Last updated on April 21, 2014 at 10:18 EDT
Clusters of Sodium and Carbonate Ions
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Clusters of Sodium and Carbonate Ions

July 14, 2010
Clusters of sodium (pink) and carbonate (gray and red) ions in aqueous solution. A snapshot of molecular dynamics (or MD) computer simulations of aqueous fluids relevant to the geological sequestration of carbon dioxide (CO2).

More about this Image Molecular dynamics research at the University of Illinois is giving scientists a fundamental understanding of the chemistry behind what may someday become a method of disposing of excess greenhouse gases. There is no doubt that CO2 levels have increased since the industrial revolution, but is the CO2 increase causing global warming through the greenhouse effect? And if it is, what can be done about it?

James Kirkpatrick, a geology professor at the University of Illinois at Urbana, Champaign, and his colleague Andrey Kalinichev are currently working on the chemistry behind a possible solution to the problem. They're creating molecular dynamics models of CO2 and other chemical species as they dissolve in water, as well as models of this water-CO2 solution as it interacts with mineral surfaces. These simulations, which are being run on a supercomputer at the university, will help researchers develop methods of "sequestering" CO2--injecting it deep into the ocean or deep groundwater aquifers where it won't interact with the atmosphere and won't have the same negative environmental impact.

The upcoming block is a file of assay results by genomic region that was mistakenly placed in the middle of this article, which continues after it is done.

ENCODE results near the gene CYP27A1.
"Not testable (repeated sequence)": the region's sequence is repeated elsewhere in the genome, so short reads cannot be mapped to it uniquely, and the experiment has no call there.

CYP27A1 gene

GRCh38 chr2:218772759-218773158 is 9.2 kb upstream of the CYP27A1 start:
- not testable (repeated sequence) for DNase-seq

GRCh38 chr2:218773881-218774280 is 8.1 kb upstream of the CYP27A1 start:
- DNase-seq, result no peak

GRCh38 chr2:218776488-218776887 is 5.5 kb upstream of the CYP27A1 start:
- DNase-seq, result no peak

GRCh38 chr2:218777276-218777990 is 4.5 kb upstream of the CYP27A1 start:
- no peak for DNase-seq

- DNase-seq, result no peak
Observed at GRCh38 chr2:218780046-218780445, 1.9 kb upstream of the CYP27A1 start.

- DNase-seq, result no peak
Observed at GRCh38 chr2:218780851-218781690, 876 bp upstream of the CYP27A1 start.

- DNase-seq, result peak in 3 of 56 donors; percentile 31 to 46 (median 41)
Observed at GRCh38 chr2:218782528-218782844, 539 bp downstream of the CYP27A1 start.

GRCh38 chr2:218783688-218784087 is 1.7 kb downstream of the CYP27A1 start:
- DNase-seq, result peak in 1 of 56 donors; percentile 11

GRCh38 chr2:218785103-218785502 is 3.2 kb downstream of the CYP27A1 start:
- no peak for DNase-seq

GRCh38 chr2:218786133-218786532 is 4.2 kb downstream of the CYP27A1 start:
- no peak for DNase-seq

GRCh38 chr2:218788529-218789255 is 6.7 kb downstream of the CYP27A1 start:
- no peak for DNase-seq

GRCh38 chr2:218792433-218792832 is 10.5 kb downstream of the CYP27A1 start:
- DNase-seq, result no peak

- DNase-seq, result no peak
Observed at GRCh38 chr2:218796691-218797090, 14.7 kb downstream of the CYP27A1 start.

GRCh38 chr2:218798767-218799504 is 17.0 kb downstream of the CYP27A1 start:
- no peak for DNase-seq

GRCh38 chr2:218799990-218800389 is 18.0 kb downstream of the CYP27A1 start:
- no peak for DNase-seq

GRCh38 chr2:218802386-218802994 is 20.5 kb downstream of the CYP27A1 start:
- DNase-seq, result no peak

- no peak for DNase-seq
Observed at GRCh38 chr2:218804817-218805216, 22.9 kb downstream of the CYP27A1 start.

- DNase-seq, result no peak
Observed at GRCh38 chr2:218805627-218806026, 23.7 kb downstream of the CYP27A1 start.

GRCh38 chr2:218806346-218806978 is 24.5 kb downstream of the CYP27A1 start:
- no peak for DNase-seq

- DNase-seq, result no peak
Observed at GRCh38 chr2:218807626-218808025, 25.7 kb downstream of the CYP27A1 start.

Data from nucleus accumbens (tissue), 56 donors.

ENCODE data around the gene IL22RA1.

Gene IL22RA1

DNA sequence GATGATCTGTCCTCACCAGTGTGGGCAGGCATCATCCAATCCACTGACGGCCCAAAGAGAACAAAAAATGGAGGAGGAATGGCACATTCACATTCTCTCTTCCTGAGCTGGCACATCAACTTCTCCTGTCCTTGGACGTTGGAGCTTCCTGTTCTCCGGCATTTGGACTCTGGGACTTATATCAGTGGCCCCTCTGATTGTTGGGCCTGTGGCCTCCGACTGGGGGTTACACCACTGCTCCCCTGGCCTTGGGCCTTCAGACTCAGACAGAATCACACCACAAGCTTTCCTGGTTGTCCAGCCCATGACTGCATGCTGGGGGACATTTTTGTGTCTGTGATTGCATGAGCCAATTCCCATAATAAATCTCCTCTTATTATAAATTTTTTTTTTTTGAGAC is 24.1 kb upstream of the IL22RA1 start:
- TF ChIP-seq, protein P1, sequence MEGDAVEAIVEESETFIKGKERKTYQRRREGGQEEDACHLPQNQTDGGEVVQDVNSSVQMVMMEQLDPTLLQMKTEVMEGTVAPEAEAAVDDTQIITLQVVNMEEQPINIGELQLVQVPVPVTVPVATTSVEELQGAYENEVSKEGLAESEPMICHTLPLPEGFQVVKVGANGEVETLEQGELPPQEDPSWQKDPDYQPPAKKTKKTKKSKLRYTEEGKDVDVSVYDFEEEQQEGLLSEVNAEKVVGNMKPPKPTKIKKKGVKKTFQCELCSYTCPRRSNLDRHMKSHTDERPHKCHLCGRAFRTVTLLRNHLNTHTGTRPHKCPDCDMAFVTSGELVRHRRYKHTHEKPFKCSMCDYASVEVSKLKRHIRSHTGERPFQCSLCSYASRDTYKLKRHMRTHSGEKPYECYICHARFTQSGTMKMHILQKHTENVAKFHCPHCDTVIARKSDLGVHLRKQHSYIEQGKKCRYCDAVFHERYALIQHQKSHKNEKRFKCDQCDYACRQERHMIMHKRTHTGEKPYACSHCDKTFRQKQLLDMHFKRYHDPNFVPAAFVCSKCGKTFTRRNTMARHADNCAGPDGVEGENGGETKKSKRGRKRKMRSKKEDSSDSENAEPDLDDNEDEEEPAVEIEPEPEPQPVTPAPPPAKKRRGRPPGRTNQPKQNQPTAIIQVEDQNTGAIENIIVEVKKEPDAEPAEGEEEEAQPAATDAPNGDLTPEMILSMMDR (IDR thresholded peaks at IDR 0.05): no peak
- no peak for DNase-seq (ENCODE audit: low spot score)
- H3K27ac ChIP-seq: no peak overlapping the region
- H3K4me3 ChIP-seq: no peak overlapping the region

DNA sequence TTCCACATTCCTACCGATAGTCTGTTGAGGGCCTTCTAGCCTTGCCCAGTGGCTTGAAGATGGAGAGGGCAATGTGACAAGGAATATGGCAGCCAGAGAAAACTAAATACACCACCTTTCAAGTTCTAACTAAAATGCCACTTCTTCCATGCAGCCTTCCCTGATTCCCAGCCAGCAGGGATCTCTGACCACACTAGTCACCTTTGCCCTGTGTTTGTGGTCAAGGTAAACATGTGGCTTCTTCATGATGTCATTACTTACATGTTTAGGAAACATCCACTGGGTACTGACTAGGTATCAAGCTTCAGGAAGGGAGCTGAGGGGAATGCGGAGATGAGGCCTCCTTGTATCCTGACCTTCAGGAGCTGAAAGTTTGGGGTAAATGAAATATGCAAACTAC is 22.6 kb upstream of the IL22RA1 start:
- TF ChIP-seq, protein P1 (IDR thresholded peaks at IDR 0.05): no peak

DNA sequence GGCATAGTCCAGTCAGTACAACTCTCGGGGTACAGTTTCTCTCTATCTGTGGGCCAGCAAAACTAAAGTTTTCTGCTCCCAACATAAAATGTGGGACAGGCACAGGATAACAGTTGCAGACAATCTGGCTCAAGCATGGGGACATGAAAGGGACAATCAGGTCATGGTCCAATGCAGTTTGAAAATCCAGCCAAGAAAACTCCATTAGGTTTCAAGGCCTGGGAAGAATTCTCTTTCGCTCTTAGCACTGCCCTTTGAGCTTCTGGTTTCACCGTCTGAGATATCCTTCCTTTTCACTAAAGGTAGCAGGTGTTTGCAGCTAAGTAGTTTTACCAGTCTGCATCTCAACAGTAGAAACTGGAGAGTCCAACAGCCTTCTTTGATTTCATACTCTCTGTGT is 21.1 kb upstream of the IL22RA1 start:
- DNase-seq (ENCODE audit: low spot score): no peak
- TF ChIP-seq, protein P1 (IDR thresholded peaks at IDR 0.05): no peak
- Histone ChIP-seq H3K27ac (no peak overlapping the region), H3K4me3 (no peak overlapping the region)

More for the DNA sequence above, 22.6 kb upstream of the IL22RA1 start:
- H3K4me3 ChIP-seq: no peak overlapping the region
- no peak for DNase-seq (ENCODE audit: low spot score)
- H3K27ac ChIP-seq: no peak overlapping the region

This work is being supported in part by National Science Foundation grant EAR 97-05746, "NMR and Quantum Chemical Computational Study of Silicate-Based Materials," awarded to E. Oldfield and R. J. Kirkpatrick. (Year of image: 2000)